THIS FILM SHOULD BE PLAYED LOUD!
On November 25, 1976, an audience of 5,000 packed in to Winterland Ballroom — an ice skating rink that also served as a concert venue — to watch The Band perform for one last time.
It was an extravagant event. The audience was served a Thanksgiving dinner with live music, ballroom dancing and readings from various poets under the lavish lights of the chandeliers in the hall.
But the true beauty of the event was the fact that a group of people that certainly had their differences managed to work through them and come together to deliver a night of celebration.
It was dysfunctional, but human.
And isn’t that what Thanksgiving is all about? Even though you may not enjoy your uncle’s company sitting next to you at the dinner table — whether he’s discussing his political views or refuses to put down the bottle of Jack — he’s still family and you recognize that both of you are there for one common purpose.
The Last Waltz gave viewers a glimpse at these unstable relationships but showed that the musicians forgot about all of that bad blood before coming on stage and giving it all they had.
From Van Morrison’s high kicks in his tight maroon suit to Eric Clapton and Robbie Robertson trading a series of guitar licks during “Further On Up The Road”, what occurred on stage that night transcended any drama that occurred off of it.
On Friday night, The Blue Note will be presenting its second annual live recreation of the film with no detail spared.
Over the years, Blue Note local talent buyer Pat Kay frequently covered songs from the legendary concert in his various bands. But he craved more — a more complete production for a film that deserves to be seen and heard by all.
For years, Kay saved a place in The Blue Note’s booking calendar for the event — dreaming of a way to successfully pull off a worthy tribute for the historic night. But year after year, he was forced to remove the pin from the calendar — until last year.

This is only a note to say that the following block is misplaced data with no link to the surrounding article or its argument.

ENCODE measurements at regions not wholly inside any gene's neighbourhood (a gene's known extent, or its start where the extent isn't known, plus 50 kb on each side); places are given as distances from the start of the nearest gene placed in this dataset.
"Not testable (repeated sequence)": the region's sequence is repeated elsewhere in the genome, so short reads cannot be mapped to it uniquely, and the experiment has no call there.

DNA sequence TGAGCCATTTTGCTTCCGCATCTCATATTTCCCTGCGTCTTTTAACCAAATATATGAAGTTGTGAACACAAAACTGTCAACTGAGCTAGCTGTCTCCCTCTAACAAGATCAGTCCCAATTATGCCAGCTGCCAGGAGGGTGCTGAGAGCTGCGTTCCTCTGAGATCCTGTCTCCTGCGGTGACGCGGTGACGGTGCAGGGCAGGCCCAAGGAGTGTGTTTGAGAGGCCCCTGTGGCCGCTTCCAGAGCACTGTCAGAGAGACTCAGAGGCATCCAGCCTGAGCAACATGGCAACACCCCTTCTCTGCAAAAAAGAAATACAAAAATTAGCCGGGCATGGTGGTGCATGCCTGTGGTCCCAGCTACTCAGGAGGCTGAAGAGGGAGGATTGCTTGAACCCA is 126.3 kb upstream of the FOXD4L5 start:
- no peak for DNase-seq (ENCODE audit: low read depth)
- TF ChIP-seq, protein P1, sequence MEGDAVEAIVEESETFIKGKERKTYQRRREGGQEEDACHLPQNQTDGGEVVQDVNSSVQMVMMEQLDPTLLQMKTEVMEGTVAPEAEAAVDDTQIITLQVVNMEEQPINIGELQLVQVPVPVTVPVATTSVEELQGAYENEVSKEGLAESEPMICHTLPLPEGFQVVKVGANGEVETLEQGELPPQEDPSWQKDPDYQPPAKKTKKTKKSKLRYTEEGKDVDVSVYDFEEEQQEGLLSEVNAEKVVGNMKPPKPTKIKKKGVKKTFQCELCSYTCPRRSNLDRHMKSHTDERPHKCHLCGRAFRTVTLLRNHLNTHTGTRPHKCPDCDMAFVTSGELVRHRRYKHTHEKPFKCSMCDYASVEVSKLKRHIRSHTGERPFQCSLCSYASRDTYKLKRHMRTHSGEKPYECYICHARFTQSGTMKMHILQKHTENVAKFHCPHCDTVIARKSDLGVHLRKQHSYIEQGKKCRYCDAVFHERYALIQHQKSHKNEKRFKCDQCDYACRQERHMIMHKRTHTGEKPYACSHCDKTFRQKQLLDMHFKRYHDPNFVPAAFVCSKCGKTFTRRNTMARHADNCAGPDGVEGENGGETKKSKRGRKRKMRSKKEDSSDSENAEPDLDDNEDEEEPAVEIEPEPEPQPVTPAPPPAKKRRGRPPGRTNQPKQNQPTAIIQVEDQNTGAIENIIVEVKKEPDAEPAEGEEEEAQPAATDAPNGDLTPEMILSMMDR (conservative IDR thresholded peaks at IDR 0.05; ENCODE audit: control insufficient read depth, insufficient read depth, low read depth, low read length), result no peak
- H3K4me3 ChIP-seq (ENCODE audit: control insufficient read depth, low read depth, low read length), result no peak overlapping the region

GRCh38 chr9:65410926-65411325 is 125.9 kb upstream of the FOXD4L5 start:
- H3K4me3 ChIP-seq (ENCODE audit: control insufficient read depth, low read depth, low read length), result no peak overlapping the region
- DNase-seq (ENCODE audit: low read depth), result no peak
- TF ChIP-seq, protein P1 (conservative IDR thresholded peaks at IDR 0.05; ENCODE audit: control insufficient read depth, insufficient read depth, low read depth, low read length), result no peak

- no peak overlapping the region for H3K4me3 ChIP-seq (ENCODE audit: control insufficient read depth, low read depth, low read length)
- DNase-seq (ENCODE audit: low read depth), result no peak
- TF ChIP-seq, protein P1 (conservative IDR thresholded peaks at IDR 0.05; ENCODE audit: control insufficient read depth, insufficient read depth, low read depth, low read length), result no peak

Kay enlisted the help of former Columbia musician Sean Canan to play as The Band with his “Voodoo Players”. And slowly but surely, the parts began to assemble as Kay pieced together all the details from the film to eventually create his fantasy.
Between finding the chandeliers to mimic the original set and putting together a cast of local musicians to serve as the famous guests, Kay worked tirelessly to produce a quality product that even Richard Manuel would be proud of.
What was once just a pipe dream for Kay became a reality.
The design of the show allows for creativity and adaptation with a lighter focus on Robbie Robertson and instead more on the overall community that came together to honor the legacy of The Band’s career.
The set is structured very similarly to the original concert. The first part of the set will feature songs from The Band’s discography performed and backed by Sean Canan’s Voodoo Players and the The Funky Butt Horns. The second part of the evening will make room for the plethora of local musicians on hand to portray the iconic guests from the film. The guests were hand-picked by Kay to match the vocal styles and on-stage personalities of the artists they were chosen to portray.
Each performer left it all on the Winterland Ballroom stage 41 years ago. You can expect the same from this batch of artists on The Blue Note stage Friday night.
Listen to last year’s recording here to get you ready for Friday’s show!